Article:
No breakthrough in IMF talks

To break deadlock, Dar met mission chief but IMF did not share MEFP draft

Shahbaz Rana February 09, 2023
State Finance Minister Dr Aisha Ghaus Pasha announced that the government could not increase power tariffs beyond a certain point aimed at putting less burden on the common man. Photo: file


Talks between Pakistan and the International Monetary Fund (IMF) on Wednesday boiled down to two most crucial issues – credibility of government’s assurances and reliability of foreign loans committed by other nations, delaying the handover of Memorandum for Economic and Financial Policies (MEFP).

In order to break the deadlock, Finance Minister Ishaq Dar and IMF Mission Chief Nathan Porter met, away from the media glare and behind closed doors at the PM House. The meeting venue was changed from the finance ministry to the PM House to avoid the media.

Despite the interaction, the government could not convince the mission chief to share the draft of MEFP, which could have given it the real taste of what the IMF was thinking about the presentations made by Pakistani authorities over the past nine days.

The meeting between the finance minister and the IMF mission chief “was good and assurances (were) exchanged”, according to a senior official. But no government official was sure that Pakistan would be able to get the MEFP today (Thursday) and sign it the same day. There was still a dim hope to get the document.

There was a huge external financing gap of at least $4 billion that has to be bridged by China, Saudi Arabia and the United Arab Emirates (UAE) in the shape of additional support by June, according to highly placed government sources.

These nations were looking towards the IMF and the lender was asking Pakistan to take them onboard.

The IMF programme has to remain funded and still there is no convincing plan that could ensure at least $7 billion for debt repayment, money for financing the current account deficit and increasing the low foreign exchange reserves to a decent level, according to a participant in negotiations with the IMF.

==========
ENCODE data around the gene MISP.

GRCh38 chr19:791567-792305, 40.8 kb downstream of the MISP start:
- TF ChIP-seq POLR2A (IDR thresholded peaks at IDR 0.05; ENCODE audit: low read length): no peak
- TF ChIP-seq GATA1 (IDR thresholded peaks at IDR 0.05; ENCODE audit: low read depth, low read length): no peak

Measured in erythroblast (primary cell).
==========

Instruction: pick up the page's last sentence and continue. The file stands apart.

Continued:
There was also disagreement over the net international reserves target, according to the sources.

“The mission chief called on the finance minister and briefed him about the talks and the mission is working on putting it all together and will finalise the MEFP,” said Hamed Yaqoob Sheikh, Secretary Finance, who is the key interlocutor in the talks.

Talks with the IMF continued on Wednesday and focused on the fiscal table and financing, the secretary finance said, adding that there was a broad consensus on the reform actions and measures.

The IMF would share the draft of MEFP only after complete clarity about a few remaining things, said Dr Aisha Ghaus Pasha, Minister of State for Finance, while talking to journalists.

But she added that the government could not increase power tariffs beyond a certain point aimed at putting less burden on the common man.

“We are very near to finalising the negotiations,” said Pasha a day before the talks are scheduled to end but the country still does not have the first glimpse of the key policy document.

Even if the IMF hands over the MEFP today (Thursday), it will require a great deal of effort to go through each and every figure and paragraph of supposedly a voluminous report and then commit to it the same day. In case of haste, the government may end up signing a deal that it will not be able to deliver two months down the line.

Sources said that there could be some prior actions that the IMF would set for calling its board meeting, even if a staff-level agreement was reached before departure.

They said that another issue was the credibility of promises being made by Pakistan, as the IMF kept repeatedly reminding about the unfulfilled commitments given in the past.

“We are ready to commit to what the IMF is asking but the IMF does not trust our words,” said one negotiator on condition of anonymity.

Sources said that some of the issues related to the gas and power sectors were still outstanding that hopefully would be resolved on the last day.

Published in The Express Tribune, February 9th, 2023.

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